The next issue is the enforceability of agreements to mediate. The choice of mediation to resolve disputes can be made when the commercial or contractual agreements are made. Dispute resolution clauses provide for resolving the dispute first through mediation, followed by adversarial resolution processes if there is no settlement. Courts in England, after an initial reluctance to enforce such mediation clauses on a principle that this would amount to enforcing an agreement to agree, have begun enforcing them. Courts recognize that agreements to mediate, are not simply an agreement to agree, but a structured process where discernable efforts are made by parties to give effect to such commitments to resolve through mediation. Courts in Singapore have specifically enforced agreements to mediate and have expounded on how mediation exposes the false binaries claimed between self-interest and cooperation in a negotiation. The Bill reverses these positive developments. The Bill acknowledges that parties may agree upfront to mediate when conflicts arise but subjects them to a fresh requirement of mutual consent to mediate when the time comes for their application. Hence such agreements will not be enforceable unless both parties agree, in which event no recourse to a judicial authority will be necessary!
The Bill sets out grounds on which a settlement agreement can be challenged by a party (s.19, s.28). These are fraud, impersonation or corruption. While these factors are important, the proposed law is unclear on what impersonation or corruption means. Whose corruption, and what manner of corruption permits a challenge to the settlement agreement? Several other important factors are not contemplated in this context. Civil and commercial agreements, it is expected, could involve the interests of a child. Should there not be stringent oversight in such situations? Similarly, will not conditions of duress and coercion impact the legitimacy of a settlement agreement? Settlement agreements resulting from mediations straddle two dimensions – an agreement and a resolution. Assessing the bases for their legitimacy and consequently, the grounds for their challenge is thus a painstaking but important task, which remains to be undertaken. Providing comprehensive grounds of oversight, will give legitimacy to the process, and will eliminate ad hoc judicial expansion of grounds where the policy is found wanting. The period within which a settlement agreement can be challenged is 90 days plus 90 days, which is inadequate. Fraud may be discovered well after this period, but the party will not be able to challenge the settlement.
The Bill lists categories of disputes that cannot be mediated (s.6, Schedule I). The issue whether private dispute resolution processes can be applied for all dispute categories has been addressed in judgments of the Supreme Court (Booz Allen & Hamilton Inc. v SBI Home Finance Ltd. - 2011 and Vidya Drolia v Durga Trading Corporation - 2021). The courts in India have applied principles such as whether the dispute is one which is a dispute in rem - as distinct from a dispute concerning inter-personal rights, whether the resolution will have an ergo omnes effect or impact third party rights (such as the validity of a claim to an intellectual property), where a centralized public dispute resolution process is mandated by law, the issue to be resolved relates to sovereign and public interest functions of the State, or whether the vulnerabilities of certain persons warrant public and rights based resolution, non-compoundable criminal offences, etc., as bases to determine if a dispute can be resolved through a private process.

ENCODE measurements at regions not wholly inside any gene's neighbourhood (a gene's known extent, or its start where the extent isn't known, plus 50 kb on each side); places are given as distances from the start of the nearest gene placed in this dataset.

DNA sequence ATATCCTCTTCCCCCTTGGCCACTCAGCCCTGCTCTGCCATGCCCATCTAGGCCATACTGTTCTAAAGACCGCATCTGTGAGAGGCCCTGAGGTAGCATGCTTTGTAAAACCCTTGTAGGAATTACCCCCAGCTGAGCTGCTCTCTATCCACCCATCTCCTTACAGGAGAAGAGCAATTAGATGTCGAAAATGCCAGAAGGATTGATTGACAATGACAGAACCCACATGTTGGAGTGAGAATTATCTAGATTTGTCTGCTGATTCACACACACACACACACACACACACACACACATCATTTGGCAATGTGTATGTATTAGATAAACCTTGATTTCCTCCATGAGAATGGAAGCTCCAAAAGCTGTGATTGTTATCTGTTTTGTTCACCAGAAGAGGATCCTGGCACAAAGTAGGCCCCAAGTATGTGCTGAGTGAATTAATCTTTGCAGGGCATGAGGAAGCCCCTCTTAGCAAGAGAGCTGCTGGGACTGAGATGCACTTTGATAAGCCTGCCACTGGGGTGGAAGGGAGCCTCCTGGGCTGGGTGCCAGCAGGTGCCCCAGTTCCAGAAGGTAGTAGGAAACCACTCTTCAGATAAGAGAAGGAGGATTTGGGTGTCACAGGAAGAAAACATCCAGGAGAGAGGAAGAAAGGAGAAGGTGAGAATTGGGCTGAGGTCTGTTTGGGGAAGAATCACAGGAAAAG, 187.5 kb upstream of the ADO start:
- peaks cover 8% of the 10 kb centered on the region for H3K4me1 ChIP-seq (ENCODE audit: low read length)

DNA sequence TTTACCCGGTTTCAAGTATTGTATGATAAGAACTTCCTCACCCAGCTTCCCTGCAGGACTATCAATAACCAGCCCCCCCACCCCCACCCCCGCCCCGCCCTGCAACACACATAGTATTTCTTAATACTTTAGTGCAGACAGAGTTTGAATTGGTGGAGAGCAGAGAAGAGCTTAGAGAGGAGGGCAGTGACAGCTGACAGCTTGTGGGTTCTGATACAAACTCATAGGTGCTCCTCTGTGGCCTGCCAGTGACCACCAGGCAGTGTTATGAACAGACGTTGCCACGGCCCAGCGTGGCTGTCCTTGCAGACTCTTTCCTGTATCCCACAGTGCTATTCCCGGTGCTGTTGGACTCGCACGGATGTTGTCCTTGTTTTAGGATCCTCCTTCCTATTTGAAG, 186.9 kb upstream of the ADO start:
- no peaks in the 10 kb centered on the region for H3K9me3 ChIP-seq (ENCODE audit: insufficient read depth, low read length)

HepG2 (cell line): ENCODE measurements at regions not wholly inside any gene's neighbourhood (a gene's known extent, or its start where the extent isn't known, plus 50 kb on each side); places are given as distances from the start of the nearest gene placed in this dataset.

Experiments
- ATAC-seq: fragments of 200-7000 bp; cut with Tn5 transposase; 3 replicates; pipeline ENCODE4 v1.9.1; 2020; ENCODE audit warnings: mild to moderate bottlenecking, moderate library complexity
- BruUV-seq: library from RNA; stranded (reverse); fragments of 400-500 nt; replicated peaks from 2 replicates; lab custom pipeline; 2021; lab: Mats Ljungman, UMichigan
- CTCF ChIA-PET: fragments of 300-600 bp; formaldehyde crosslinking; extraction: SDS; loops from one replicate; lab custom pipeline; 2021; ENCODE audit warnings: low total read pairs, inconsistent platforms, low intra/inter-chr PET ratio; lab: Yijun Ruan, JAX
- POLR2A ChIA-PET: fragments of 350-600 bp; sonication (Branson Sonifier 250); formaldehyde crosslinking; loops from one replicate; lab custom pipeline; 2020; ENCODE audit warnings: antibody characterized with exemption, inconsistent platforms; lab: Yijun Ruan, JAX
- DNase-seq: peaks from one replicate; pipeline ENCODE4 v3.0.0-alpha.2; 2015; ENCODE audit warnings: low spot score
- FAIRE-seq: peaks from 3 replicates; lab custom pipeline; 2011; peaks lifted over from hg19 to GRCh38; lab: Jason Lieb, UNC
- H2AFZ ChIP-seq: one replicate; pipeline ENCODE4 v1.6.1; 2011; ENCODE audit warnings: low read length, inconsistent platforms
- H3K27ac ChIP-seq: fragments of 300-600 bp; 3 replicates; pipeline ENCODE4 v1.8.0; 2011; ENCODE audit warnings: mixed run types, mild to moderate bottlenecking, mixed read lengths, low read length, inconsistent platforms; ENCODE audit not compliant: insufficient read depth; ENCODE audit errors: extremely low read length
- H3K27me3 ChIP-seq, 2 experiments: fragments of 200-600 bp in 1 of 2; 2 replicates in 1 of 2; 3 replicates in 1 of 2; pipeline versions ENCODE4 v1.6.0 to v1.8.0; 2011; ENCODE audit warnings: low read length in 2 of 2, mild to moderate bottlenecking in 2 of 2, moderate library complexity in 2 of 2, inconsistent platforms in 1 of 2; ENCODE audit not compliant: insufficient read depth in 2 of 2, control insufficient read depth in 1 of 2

While discussed in the context of arbitration, these principles considered why public dispute resolution through courts and tribunals must decide certain disputes, rather than private dispute processes, and are useful in mediation as well. It is submitted that this latter approach is a better way to analyse and exclude disputes from mediation rather than excluding dispute categories by fiat. For instance, a dispute may have criminal as well as civil remedies that a party can seek. The prohibition of disputes involving criminal offences for mediation, results in proscribing mediation in the civil remediation of the dispute. The absolute terms of prohibition of dispute categories in the Bill, such proceedings before the SEBI, is also at variance with efforts by the government to introduce mediation in dispute categories, such as the SEBI (Alternative Dispute Regulation Mechanism) (Amendment) Regulations, 2023, which has been substantially re-designed in July this year to encourage use of mediation in investor disputes with listed companies and certain intermediaries.